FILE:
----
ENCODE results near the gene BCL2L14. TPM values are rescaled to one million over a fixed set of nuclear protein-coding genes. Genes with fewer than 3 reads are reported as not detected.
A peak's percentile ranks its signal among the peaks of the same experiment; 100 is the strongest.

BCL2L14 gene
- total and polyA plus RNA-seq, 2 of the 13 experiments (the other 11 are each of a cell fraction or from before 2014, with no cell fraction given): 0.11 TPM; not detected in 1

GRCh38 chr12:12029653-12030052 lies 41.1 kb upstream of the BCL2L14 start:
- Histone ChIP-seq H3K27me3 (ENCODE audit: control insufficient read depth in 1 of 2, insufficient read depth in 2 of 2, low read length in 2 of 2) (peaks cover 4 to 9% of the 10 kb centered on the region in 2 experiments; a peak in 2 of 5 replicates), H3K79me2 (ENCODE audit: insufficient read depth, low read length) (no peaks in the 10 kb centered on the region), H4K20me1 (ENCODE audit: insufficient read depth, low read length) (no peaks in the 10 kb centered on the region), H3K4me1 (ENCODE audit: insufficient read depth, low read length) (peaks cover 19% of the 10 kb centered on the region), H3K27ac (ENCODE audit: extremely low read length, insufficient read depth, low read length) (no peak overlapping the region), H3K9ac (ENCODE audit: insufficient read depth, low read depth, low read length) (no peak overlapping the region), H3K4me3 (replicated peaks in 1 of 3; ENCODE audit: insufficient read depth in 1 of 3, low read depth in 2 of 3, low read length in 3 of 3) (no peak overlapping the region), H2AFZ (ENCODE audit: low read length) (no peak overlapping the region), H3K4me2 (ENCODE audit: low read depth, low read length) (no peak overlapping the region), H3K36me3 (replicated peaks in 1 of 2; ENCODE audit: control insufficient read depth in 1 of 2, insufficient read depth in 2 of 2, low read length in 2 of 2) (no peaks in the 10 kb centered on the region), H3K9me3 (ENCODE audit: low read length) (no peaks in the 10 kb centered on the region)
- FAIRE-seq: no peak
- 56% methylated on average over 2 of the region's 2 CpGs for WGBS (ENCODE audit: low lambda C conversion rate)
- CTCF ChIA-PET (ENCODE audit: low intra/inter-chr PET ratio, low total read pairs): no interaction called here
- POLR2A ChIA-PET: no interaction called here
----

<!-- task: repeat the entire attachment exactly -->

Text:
ENCODE results near the gene BCL2L14. TPM values are rescaled to one million over a fixed set of nuclear protein-coding genes. Genes with fewer than 3 reads are reported as not detected.
A peak's percentile ranks its signal among the peaks of the same experiment; 100 is the strongest.

BCL2L14 gene
- total and polyA plus RNA-seq, 2 of the 13 experiments (the other 11 are each of a cell fraction or from before 2014, with no cell fraction given): 0.11 TPM; not detected in 1

GRCh38 chr12:12029653-12030052 lies 41.1 kb upstream of the BCL2L14 start:
- Histone ChIP-seq H3K27me3 (ENCODE audit: control insufficient read depth in 1 of 2, insufficient read depth in 2 of 2, low read length in 2 of 2) (peaks cover 4 to 9% of the 10 kb centered on the region in 2 experiments; a peak in 2 of 5 replicates), H3K79me2 (ENCODE audit: insufficient read depth, low read length) (no peaks in the 10 kb centered on the region), H4K20me1 (ENCODE audit: insufficient read depth, low read length) (no peaks in the 10 kb centered on the region), H3K4me1 (ENCODE audit: insufficient read depth, low read length) (peaks cover 19% of the 10 kb centered on the region), H3K27ac (ENCODE audit: extremely low read length, insufficient read depth, low read length) (no peak overlapping the region), H3K9ac (ENCODE audit: insufficient read depth, low read depth, low read length) (no peak overlapping the region), H3K4me3 (replicated peaks in 1 of 3; ENCODE audit: insufficient read depth in 1 of 3, low read depth in 2 of 3, low read length in 3 of 3) (no peak overlapping the region), H2AFZ (ENCODE audit: low read length) (no peak overlapping the region), H3K4me2 (ENCODE audit: low read depth, low read length) (no peak overlapping the region), H3K36me3 (replicated peaks in 1 of 2; ENCODE audit: control insufficient read depth in 1 of 2, insufficient read depth in 2 of 2, low read length in 2 of 2) (no peaks in the 10 kb centered on the region), H3K9me3 (ENCODE audit: low read length) (no peaks in the 10 kb centered on the region)
- FAIRE-seq: no peak
- 56% methylated on average over 2 of the region's 2 CpGs for WGBS (ENCODE audit: low lambda C conversion rate)
- CTCF ChIA-PET (ENCODE audit: low intra/inter-chr PET ratio, low total read pairs): no interaction called here
- POLR2A ChIA-PET: no interaction called here